The age of onset and sex distribution are like that of pemphigus foliaceus (approximately age 50, occurs equally in men and women). As with other forms of pemphigus, pemphigus erythematosus is very rare in children.
Pemphigus erythematosus may persist almost indefinitely as a localized disease. Despite its name, most patients with pemphigus erythematosus do not develop signs of SLE. Patients with pemphigus erythematosus who also meet the American College of Rheumatology criteria for SLE are considered to have both conditions simultaneously.
Both clinically and immunopathologically, pemphigus erythematosus combines features of pemphigus and SLE. Patients have intercellular autoantibodies and subcorneal acantholysis as seen in pemphigus foliaceus. Patients also frequently have positive antinuclear antibodies (ANA) and a positive lupus band on direct immunofluorescence (DIF). In at least a subset of patients who are ANA-negative, the lupus band is thought to be be caused by deposition of circulating cleaved anti-desmoglein 1 antibodies along the basement membrane zone (BMZ), after ultraviolet radiation exposure.
Pemphigus erythematosus occurs with increased frequency in patients with a history of thymoma, myasthenia gravis, and other autoimmune diseases. Some of these patients also have autoantibodies directed against striated muscle. Certain HLA subtypes are represented more frequently in pemphigus erythematosus (HLA-A10, HLA-A26, HLA-DRW6).
Pemphigus erythematosus can be drug-induced. The most notable medications associated with this condition are d-penicillamine and captopril. Both agents contain a highly negatively charged sulfhydryl group that has been implicated as the potential cause of acantholysis. There are also reports of drug-induced pemphigus erythematosus with ceftazidime, propranolol, pyritinol, and heroin.
Pemphigus erythematosus has been reported to occur in lesions of ultraviolet burns and thermal burns. More rarely, pemphigus erythematosus has been reported to occur in the setting of malignancy, most commonly bronchogenic carcinoma.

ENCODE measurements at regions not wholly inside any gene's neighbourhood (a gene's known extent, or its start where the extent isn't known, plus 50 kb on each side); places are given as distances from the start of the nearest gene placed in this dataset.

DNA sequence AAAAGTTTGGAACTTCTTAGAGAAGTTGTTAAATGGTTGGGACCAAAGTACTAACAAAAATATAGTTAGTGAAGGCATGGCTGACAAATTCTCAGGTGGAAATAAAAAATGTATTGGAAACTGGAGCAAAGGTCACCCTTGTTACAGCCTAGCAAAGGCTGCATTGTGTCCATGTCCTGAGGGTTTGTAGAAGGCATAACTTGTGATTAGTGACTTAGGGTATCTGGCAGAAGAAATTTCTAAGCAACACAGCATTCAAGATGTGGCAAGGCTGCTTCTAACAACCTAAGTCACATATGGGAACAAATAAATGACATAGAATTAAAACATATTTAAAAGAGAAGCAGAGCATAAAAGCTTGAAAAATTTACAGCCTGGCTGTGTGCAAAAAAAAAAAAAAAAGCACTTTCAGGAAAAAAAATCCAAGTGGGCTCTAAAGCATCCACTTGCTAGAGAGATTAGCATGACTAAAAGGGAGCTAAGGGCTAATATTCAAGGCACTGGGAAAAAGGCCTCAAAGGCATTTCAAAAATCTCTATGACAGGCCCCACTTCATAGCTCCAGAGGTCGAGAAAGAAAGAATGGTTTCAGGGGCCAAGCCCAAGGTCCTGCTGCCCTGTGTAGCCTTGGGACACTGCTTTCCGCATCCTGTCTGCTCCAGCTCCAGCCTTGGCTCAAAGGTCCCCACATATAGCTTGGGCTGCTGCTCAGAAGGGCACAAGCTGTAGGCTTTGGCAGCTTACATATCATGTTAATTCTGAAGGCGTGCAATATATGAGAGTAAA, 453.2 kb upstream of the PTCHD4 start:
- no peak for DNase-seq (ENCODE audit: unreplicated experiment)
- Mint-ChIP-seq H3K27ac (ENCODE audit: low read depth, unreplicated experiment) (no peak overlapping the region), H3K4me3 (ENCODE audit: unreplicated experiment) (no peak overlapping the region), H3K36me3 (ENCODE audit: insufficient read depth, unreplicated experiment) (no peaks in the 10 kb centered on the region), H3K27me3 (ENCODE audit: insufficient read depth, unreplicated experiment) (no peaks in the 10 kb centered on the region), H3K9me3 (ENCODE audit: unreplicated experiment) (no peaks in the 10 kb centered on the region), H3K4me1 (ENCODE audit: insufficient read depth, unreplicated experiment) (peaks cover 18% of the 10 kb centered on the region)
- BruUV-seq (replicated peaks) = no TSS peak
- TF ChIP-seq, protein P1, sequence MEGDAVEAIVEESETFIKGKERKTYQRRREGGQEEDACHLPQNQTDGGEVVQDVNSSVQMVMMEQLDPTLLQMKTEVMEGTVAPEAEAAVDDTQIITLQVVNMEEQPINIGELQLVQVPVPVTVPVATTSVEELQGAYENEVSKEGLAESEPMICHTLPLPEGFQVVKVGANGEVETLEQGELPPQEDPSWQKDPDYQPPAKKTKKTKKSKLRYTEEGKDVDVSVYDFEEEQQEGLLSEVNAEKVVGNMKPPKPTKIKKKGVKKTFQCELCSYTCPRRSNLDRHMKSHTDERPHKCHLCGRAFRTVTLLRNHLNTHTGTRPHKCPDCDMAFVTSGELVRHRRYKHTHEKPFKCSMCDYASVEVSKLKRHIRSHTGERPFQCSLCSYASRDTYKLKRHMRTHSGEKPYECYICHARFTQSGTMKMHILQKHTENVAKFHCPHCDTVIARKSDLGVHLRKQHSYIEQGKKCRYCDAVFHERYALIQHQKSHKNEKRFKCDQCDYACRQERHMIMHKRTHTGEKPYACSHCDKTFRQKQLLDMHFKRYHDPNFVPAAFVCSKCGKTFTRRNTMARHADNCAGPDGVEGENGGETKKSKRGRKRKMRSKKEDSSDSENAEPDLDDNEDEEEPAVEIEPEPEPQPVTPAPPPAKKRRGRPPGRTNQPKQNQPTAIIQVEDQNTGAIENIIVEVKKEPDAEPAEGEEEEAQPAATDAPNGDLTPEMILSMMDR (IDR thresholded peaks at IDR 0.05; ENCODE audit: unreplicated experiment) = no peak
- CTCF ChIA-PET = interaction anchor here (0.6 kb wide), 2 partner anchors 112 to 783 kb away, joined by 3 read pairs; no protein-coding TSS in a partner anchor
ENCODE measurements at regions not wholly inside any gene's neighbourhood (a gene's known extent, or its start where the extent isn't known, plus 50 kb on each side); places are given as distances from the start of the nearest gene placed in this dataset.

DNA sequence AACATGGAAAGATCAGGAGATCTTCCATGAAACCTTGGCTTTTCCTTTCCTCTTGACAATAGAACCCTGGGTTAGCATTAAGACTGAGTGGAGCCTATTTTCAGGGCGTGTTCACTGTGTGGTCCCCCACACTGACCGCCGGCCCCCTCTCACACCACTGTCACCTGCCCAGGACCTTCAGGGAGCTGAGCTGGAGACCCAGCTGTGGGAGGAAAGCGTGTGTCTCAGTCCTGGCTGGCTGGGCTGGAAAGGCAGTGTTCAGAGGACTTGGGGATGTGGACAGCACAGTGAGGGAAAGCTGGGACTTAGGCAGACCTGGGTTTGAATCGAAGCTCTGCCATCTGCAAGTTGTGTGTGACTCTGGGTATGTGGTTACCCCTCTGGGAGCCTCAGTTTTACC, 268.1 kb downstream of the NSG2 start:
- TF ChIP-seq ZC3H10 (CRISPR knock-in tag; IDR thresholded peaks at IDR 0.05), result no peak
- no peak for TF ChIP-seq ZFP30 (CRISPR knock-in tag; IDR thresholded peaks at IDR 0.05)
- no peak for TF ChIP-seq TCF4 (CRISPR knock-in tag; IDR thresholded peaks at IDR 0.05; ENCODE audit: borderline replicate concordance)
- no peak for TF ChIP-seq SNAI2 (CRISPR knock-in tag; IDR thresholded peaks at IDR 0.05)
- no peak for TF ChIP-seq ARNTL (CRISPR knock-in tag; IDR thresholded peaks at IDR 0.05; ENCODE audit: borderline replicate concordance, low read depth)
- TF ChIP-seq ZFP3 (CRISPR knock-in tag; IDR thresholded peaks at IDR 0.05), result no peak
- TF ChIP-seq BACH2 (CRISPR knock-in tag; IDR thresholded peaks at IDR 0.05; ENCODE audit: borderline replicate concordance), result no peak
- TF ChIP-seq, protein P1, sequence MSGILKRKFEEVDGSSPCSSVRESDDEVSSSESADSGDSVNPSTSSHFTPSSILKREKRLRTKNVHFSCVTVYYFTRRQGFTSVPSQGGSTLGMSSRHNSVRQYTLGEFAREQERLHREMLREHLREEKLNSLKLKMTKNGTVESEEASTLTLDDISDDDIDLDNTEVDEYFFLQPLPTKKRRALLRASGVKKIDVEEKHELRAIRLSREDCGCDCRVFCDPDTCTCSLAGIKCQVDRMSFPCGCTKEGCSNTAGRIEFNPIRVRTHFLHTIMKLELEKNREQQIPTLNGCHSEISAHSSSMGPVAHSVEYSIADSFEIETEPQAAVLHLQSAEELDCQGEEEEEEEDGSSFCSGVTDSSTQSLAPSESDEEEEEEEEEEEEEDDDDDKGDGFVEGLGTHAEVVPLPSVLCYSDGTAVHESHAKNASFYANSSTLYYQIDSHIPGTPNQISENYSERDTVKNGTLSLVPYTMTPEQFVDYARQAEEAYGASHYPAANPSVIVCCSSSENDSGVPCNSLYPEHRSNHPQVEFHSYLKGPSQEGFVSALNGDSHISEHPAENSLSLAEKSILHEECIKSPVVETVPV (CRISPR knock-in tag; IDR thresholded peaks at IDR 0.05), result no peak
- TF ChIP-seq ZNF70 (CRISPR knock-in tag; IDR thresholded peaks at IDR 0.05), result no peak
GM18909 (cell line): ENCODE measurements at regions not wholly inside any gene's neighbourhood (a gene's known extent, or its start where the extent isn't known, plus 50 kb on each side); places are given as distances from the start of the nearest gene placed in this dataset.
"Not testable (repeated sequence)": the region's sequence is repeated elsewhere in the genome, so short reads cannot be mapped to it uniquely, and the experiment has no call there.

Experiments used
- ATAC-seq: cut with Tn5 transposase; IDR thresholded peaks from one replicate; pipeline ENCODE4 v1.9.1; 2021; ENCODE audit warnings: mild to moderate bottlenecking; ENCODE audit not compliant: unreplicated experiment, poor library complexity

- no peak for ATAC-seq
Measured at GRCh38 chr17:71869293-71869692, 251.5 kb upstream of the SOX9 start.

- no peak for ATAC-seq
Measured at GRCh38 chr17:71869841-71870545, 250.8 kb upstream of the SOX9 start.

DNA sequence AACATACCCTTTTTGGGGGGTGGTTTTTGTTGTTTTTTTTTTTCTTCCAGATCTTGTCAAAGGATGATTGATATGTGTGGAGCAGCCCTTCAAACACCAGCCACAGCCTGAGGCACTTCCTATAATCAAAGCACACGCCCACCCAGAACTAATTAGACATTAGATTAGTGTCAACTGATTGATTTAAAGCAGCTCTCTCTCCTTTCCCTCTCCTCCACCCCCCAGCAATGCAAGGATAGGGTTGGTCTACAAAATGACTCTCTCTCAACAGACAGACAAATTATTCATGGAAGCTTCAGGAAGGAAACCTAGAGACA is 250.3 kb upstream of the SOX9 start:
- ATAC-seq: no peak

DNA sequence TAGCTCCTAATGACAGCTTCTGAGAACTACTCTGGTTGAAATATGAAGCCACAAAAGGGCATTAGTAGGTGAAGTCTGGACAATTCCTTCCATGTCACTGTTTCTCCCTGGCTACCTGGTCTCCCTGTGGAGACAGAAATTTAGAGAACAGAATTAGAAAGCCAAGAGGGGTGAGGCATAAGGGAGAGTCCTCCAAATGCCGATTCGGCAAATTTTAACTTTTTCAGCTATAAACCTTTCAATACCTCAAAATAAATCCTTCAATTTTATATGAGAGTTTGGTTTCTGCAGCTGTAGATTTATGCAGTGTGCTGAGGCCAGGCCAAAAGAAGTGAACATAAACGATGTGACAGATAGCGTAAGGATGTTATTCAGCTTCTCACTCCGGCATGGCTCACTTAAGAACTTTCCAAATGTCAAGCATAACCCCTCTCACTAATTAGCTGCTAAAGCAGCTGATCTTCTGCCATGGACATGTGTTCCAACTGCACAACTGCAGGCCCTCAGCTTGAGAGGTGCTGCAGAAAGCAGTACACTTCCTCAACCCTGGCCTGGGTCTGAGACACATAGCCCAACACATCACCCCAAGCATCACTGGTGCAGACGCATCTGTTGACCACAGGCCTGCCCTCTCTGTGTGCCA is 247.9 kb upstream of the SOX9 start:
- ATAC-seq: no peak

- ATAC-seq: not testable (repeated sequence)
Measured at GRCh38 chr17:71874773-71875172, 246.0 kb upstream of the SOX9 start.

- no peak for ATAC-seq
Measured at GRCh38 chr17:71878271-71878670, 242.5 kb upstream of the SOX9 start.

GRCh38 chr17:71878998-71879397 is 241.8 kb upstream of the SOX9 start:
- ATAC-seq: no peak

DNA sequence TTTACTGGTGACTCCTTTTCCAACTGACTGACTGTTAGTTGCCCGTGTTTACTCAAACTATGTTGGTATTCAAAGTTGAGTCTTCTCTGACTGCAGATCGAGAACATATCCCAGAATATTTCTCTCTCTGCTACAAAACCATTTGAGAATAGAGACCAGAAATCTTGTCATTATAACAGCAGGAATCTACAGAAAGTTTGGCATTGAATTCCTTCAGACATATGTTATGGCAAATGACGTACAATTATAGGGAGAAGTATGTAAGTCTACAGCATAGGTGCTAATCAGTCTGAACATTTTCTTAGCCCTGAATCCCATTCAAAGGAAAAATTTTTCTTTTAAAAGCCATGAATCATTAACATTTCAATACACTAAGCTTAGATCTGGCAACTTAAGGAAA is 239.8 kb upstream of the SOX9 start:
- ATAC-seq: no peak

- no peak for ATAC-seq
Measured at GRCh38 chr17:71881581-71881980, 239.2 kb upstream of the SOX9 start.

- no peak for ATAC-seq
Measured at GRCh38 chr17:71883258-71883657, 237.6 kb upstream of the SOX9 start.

In a 2003 article describing an outbreak of endemic pemphigus in Northern Columbia, pemphigus erythematosus was the primary clinical phenotype. On examination, most of the patients showed keratotic follicular skin lesions resembling discoid lupus erythematosus, a high degree of photosensitivity, and a lupus band-like deposition of immunoglobulins and complement at the BMZ.
Pemphigus erythematosus is less likely to rapidly progress than other forms of pemphigus and responds to similar immunosuppressant therapies.
L10.4 – Pemphigus erythematosus
36739006 – Pemphigus erythematosus
- Pemphigus foliaceus – Presents with widespread crusted erosions involving predominantly the face, chest, and back.
- Polymorphous light eruption
- Lupus erythematosus, subacute – Characteristic histopathology and usually positive for ANA and anti-Ro.
- Pemphigus vulgaris and SLE
- Impetigo – Acute development of inflamed, crusted erosions that are often quite painful.
- Seborrheic dermatitis – Chronic eczematous dermatitis in the absence of blistering and autoantibodies.